The Growing Popularity of Floating Wind Turbine

Floating Wind Turbine

Hundreds to thousands of wind turbine are present on the wind farm. The number varies according to the size of the wind farms. These farms are usually situated on the land. As the name suggests, Floating Wind Turbines will be the first type of modern technology (history of wind turbines) that will float on the water, rather than standing still on the land. Isn’t that interesting?

The sector for wind energy was revolutionized by the shift to offshore wind energy investments. Offshore wind resources are so plentiful that they are essentially limitless. Due to the fewer obstructions on the high seas than on land, wind speeds on high seas are greater and more steady, allowing offshore wind farms to generate double electricity compared to onshore wind farm installations.

Additionally, the diminished visual and aural consequences allow for the expansion of agriculture plots. Offshore wind farms are situated in shallow waters, up to 60 meters deep, far from the shoreline, major shipping lanes, naval bases, and ecologically significant areas.

The Rise of Floating Wind Turbine

International Energy Agency (IEA) mentioned in its Offshore Wind Outlook report that the growth of wind energy has persuaded the development of floating wind turbines which will be located at the sea and will produce more electricity. This technology surge is to be seen in countries like Europe, US, and Japan.

In fact, IEA said that Europe is a leader in offshore wind technology followed by China, which is making drastic improvements and developments in expanding its supply of offshore wind energy.

Floating offshore wind (FOW) is a newly increasing technology with enormous potential to drive the energy transition. With this form of the energy transition, we can have low carbon emission and solve many of the environmental issues we face today. Offshore wind farms previously supported the turbines using fixed structures. They made deep-water installations economically prohibitive, fixed foundation structures are built into a support structure on the seabed up to 60 meters below the surface.

Off the coast of Portugal, the biggest floating wind turbine in the world will soon be operational. It is the first of three at the Hywind project off the coast of Scotland, the second floating wind farm in the world. It is anticipated that the wind farm will produce enough electricity to run 60,000 houses. The project makes use of Wind Float technology, which makes it possible to put platforms in deep water where substantial wind resources can be used but were previously unreachable.

Hywind Scotland – a partnership company between Equinor and Masdar is going to create a floating wind in the United Arab Emirates (UAE) that would generate electricity for more than 20,000 homes. Even being one of the largest oil producing countries and with the effects of rising oil prices, the UAE is efficiently investing in wind energy. The country is also investing in the power and energy industry within the fields of hydraulic turbine, solar energy panels, electric vehicles (EVs), gravity batteries, abrasive blasting, mechanical seals, power systems engineering, and many more. The country has achieved energy efficiency in UAE, smart building in UAE, and made Dubai: a sustainable and smart city to live in.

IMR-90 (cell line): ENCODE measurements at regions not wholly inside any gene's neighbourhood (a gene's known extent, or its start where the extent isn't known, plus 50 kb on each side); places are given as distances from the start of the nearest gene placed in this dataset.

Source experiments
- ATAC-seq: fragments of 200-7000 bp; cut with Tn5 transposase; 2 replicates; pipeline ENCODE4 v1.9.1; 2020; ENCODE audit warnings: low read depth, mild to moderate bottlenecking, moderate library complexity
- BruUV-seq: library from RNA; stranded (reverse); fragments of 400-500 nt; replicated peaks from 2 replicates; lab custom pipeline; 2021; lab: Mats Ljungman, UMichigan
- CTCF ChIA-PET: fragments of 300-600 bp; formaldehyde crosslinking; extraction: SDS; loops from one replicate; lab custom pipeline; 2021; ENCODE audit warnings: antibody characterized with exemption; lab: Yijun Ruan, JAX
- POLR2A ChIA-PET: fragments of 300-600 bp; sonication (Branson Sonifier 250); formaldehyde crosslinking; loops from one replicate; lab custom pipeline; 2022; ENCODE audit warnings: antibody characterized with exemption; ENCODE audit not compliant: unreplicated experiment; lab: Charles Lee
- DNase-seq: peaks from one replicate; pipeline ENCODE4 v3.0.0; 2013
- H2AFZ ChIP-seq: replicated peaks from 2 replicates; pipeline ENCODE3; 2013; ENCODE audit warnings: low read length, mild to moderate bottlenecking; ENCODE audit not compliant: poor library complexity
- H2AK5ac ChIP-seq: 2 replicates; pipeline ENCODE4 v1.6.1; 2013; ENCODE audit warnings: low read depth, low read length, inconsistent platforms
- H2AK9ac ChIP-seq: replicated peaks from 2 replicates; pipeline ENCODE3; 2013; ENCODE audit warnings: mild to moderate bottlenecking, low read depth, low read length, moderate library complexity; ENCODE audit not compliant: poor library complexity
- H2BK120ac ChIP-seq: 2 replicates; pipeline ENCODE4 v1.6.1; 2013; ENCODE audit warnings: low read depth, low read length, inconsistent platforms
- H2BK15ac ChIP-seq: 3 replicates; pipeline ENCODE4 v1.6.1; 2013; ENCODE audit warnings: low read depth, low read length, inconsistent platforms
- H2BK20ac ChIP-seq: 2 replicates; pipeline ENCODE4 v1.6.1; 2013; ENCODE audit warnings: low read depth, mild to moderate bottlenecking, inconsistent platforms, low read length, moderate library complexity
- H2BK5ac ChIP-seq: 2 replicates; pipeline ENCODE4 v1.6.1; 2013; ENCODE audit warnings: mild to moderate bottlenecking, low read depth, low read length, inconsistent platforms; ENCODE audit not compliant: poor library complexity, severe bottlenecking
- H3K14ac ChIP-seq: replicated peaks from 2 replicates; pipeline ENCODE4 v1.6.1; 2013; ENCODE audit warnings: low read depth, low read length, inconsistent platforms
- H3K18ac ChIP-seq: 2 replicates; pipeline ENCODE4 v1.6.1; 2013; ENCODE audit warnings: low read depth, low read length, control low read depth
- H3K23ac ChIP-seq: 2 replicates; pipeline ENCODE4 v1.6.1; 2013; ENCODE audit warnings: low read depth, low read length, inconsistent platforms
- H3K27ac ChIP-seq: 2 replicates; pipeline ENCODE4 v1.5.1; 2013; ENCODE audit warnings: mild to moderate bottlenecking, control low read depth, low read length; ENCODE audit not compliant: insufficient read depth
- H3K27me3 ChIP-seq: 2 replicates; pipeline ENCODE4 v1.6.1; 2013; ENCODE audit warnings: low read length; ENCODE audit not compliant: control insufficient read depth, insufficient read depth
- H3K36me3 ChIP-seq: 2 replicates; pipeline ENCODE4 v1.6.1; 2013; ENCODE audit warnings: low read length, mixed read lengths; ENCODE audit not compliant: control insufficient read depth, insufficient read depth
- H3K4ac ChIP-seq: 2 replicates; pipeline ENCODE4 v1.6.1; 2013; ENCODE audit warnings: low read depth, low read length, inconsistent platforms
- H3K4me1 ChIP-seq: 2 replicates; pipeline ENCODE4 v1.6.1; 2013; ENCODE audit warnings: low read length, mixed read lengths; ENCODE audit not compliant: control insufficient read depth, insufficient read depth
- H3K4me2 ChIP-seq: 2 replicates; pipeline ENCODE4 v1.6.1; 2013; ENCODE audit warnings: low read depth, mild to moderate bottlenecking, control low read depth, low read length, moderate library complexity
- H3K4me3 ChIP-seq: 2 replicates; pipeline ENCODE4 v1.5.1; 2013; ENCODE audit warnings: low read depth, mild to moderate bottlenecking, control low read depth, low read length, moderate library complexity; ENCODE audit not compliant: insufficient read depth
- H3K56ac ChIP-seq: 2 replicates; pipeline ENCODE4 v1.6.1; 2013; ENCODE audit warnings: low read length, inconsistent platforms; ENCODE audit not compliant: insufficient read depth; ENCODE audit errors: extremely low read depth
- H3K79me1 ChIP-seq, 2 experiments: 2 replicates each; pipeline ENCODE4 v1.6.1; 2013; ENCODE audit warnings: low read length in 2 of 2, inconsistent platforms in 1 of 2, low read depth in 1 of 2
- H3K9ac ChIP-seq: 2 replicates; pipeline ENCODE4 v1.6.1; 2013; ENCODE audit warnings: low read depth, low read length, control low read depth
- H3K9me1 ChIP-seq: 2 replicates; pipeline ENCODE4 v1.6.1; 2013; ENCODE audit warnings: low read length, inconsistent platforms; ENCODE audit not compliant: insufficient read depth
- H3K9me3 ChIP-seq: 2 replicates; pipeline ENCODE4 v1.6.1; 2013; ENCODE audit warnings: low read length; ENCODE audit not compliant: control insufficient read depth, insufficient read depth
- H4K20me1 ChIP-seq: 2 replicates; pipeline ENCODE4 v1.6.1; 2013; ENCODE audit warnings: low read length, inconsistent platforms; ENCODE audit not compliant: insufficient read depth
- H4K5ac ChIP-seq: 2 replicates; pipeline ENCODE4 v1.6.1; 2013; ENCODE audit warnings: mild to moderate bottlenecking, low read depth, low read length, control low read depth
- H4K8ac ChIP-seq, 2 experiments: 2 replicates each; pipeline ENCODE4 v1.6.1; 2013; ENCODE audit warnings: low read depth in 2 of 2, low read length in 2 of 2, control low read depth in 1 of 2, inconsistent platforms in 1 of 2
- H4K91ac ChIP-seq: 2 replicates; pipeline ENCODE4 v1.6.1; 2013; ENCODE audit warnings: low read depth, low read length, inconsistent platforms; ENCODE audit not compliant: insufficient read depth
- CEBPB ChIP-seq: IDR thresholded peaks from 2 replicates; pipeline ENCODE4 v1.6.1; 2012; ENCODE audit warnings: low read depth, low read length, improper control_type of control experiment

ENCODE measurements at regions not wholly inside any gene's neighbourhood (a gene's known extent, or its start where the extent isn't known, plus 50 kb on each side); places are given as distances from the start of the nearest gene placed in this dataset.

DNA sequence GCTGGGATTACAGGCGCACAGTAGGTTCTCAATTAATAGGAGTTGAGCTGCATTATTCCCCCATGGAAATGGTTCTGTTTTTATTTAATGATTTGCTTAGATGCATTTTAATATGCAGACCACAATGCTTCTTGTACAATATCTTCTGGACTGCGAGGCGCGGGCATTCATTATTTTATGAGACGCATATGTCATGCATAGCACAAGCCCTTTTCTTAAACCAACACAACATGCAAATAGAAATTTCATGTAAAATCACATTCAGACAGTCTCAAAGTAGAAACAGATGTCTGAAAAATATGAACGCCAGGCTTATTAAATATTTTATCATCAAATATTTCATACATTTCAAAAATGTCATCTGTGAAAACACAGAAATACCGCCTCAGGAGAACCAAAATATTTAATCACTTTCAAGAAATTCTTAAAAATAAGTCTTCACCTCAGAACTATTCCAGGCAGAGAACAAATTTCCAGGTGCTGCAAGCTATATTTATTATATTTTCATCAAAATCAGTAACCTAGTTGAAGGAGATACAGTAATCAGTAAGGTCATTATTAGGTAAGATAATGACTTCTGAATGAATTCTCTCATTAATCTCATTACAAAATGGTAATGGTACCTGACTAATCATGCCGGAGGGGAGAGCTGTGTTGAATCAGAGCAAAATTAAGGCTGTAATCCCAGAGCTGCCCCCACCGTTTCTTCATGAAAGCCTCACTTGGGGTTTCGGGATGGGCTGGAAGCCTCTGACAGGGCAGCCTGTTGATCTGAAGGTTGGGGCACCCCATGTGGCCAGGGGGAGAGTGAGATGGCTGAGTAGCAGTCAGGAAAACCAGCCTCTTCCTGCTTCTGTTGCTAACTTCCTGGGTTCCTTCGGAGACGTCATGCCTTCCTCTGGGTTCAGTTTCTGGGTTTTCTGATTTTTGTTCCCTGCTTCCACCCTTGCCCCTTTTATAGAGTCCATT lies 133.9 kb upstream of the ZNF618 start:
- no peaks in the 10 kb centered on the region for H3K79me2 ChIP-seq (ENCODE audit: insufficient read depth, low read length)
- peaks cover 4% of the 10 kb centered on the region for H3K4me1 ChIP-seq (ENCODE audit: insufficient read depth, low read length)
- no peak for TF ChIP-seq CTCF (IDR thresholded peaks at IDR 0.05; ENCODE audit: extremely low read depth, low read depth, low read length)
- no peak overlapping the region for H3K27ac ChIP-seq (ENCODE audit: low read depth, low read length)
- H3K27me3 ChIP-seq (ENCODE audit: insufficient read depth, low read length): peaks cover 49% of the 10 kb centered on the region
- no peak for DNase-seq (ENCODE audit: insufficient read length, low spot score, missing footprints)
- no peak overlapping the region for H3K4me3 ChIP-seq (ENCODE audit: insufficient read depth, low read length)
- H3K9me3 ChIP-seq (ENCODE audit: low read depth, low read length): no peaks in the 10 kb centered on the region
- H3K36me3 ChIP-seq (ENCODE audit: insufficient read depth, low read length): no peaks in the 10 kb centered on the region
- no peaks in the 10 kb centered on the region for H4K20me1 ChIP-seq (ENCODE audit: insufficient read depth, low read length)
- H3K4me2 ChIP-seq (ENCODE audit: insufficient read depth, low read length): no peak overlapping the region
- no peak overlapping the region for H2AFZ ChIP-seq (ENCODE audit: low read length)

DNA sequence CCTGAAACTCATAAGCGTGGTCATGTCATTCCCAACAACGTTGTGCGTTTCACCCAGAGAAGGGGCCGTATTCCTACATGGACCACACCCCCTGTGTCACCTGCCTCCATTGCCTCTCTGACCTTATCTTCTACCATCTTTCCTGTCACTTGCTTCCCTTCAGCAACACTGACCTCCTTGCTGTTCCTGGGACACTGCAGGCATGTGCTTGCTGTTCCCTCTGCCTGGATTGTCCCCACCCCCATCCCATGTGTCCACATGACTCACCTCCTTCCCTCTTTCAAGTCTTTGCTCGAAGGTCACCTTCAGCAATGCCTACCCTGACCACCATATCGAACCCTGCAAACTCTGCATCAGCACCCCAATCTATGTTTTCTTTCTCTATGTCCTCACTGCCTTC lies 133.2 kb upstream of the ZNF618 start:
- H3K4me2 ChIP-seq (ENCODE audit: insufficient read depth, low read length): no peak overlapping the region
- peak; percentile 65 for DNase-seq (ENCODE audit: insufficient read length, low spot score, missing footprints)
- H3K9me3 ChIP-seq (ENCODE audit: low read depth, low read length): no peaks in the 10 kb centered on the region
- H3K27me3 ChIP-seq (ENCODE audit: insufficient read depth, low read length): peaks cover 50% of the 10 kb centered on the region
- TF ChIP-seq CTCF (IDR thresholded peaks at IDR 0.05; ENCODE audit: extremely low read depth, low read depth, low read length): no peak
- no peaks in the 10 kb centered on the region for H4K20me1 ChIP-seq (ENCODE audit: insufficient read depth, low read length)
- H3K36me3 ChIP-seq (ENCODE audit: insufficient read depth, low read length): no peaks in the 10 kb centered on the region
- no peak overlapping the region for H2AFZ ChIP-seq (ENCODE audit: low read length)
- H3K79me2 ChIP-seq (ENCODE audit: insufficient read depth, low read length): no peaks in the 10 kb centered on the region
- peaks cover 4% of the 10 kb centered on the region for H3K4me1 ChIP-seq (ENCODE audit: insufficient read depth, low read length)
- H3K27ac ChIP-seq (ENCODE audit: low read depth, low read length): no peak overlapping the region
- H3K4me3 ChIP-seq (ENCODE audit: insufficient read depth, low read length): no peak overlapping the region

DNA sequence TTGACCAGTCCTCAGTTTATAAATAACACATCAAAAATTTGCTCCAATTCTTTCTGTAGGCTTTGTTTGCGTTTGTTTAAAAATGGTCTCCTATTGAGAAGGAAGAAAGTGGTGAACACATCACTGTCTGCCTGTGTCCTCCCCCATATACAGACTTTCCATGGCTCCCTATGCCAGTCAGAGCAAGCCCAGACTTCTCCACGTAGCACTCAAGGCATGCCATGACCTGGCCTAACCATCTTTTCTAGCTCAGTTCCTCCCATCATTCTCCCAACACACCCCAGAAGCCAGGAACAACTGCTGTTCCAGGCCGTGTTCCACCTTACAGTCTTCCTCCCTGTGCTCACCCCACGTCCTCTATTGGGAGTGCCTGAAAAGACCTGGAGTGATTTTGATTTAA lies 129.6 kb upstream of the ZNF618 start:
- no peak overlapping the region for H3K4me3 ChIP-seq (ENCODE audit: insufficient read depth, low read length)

With the development of floating structures, wind turbines can now be placed using flexible anchors, chains, or steel cables at challenging seabed locations. Large offshore locations where conventional permanent structures would be impractical can now make use of the enormous potential of the wind thanks to floating platforms. These methods make it possible to access offshore places with higher wind speeds.

However, only 80 MW of total installed capacity is available for floating wind turbines in the year 2021, making it still a relatively young technology. Despite its infancy, experts at RSE FZE believe that if it can get over its early obstacles, it will play a significant role in the mix of renewable energy (wind and solar energy). We at RSE FZE is specialized in the forging industry. And there are many obstacles to overcome, like a challenging permission process, an underdeveloped supply chain, and high commodity prices, to name a few. These obstacles are preventing the development of offshore wind and compromising global energy security (cybersecurity).

More funding like global energy industry investments and more partnerships are two essential developments that must take place for offshore wind to reach its full potential. Despite the capacity increases in 2020 set new records, the sector still requires a step-change. To accomplish climate targets and lessen the effects of the climate emergency, investments must at least triple over the next ten years. Building approval and support for the wind economy also require strong community support and activism.


Open Die Forgings vs Closed Die Forgings: Which is Better?

6 Types of Forging Methods: Your Best Guide to Forging Processes

Environmental Management Solutions

RSE FZE helps in Creating a Sustainable Future

Forging vs Casting: Which is Better?

Leave a Comment